Indian woman gets $10,000 for toilet protest
An Indian woman who forced her husband to build a toilet in their home has been presented with a cheque for $10,000 (£6,000) by a campaign group.
Anita Narre left husband Shivram's home in the state of Madhya Pradesh two days after their marriage in May last year.
She returned eight days later after Shivram, a casual labourer, built one with his savings and neighbours' help.
Last week the Indian census revealed that more Indians own mobile phones than have toilets in their homes.
The reward was given to Anita by Sulabh International, a non-governmental organisation that promotes sanitation, for her "bold decision" to stand up for her dignity.
The cheque was presented to Anita by Rural Development Minister Jairam Ramesh.
Her stand has led to more toilets being built in her village of Ratanpur, says the Hindu newspaper.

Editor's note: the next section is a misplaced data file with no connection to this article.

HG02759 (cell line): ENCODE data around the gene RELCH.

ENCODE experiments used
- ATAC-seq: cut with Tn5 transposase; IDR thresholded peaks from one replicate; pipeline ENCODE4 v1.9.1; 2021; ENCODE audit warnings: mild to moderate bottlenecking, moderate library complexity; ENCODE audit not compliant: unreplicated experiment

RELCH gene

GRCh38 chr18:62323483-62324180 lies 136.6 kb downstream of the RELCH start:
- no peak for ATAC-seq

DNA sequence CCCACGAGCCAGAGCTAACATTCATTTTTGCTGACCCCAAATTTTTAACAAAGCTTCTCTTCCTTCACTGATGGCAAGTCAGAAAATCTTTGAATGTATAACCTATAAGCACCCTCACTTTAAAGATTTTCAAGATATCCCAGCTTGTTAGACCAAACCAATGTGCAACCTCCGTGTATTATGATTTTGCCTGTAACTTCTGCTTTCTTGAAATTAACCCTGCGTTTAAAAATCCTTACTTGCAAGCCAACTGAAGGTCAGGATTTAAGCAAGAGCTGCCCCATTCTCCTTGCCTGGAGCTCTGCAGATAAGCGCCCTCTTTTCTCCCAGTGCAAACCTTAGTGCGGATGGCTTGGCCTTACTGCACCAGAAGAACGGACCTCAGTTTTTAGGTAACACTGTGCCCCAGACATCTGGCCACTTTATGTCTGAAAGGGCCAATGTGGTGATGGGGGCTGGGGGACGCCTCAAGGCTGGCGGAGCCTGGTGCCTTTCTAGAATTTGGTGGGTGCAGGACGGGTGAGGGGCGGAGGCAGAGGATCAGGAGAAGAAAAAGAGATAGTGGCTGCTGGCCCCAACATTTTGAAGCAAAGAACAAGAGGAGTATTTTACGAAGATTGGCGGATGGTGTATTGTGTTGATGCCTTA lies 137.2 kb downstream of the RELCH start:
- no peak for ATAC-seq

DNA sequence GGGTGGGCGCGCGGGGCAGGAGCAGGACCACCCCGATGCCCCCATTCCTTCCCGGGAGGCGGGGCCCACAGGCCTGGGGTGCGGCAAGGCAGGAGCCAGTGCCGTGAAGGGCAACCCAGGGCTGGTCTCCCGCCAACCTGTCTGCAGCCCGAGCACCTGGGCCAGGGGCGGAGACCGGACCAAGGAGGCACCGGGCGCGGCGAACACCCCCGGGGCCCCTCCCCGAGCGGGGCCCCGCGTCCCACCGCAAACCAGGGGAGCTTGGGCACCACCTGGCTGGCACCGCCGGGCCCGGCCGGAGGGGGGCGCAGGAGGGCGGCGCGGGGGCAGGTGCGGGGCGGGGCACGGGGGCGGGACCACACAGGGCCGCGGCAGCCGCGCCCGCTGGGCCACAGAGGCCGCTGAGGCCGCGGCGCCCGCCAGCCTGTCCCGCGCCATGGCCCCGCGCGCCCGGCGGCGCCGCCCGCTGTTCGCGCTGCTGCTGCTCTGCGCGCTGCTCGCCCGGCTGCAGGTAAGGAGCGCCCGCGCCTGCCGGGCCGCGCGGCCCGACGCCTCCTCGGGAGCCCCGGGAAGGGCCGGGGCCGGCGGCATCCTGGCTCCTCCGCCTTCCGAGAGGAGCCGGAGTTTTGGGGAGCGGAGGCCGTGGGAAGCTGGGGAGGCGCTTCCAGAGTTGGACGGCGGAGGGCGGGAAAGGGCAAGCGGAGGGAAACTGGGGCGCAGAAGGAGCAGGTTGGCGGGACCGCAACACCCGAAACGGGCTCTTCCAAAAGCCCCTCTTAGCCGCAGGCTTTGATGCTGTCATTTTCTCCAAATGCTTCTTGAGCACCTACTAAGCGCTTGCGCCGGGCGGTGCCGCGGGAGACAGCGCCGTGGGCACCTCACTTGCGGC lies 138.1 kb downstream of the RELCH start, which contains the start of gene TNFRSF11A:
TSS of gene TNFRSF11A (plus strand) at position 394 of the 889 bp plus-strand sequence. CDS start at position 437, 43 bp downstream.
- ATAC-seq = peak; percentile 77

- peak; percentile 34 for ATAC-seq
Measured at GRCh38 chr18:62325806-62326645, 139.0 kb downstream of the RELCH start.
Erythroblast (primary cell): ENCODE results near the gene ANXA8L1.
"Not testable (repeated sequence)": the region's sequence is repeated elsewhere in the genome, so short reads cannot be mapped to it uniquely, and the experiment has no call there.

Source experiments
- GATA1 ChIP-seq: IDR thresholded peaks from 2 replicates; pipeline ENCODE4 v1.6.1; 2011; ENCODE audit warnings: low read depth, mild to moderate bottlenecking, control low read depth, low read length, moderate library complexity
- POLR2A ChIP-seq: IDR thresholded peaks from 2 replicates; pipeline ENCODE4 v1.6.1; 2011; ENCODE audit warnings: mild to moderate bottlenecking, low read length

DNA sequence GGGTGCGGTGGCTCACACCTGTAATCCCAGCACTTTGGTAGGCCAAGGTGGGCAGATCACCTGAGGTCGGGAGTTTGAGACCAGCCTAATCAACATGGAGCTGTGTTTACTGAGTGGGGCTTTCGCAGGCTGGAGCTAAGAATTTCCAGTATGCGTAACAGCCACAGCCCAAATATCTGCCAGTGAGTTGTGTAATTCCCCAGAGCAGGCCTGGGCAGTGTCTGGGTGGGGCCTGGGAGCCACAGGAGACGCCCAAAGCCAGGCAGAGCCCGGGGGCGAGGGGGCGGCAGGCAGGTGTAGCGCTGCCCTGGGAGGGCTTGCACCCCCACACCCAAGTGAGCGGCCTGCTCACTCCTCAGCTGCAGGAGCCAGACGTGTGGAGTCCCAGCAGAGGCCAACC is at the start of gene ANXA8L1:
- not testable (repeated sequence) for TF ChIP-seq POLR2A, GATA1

Out of 157 houses in the village, 100 have built toilets since her protest.
Anita gave credit to her husband because "he accepted my demand."
The couple are expecting their first child in June.
More than half-a-billion Indians still lack access to basic sanitation.
The problem is acute in rural India and it is the women who suffer most.
According to figures in the latest Indian census, only 46.9% of the 246.6 million households have lavatories while 49.8% defecate in the open. The remaining 3.2% use public toilets.
It also revealed that 63.2% of homes have a telephone.
But under new laws in some states, people's representatives are obliged to construct a flush toilet in their own home within a year of being elected. Those who fail to do so face dismissal.
The laws have been introduced as part of the "sanitation for all" drive by the Indian government.
The programme aims to eradicate the practice of open defecation, which is common in rural and poor urban areas of India.
Special funds are made available for people to build toilets to promote hygiene and eradicate the practice of faeces collection.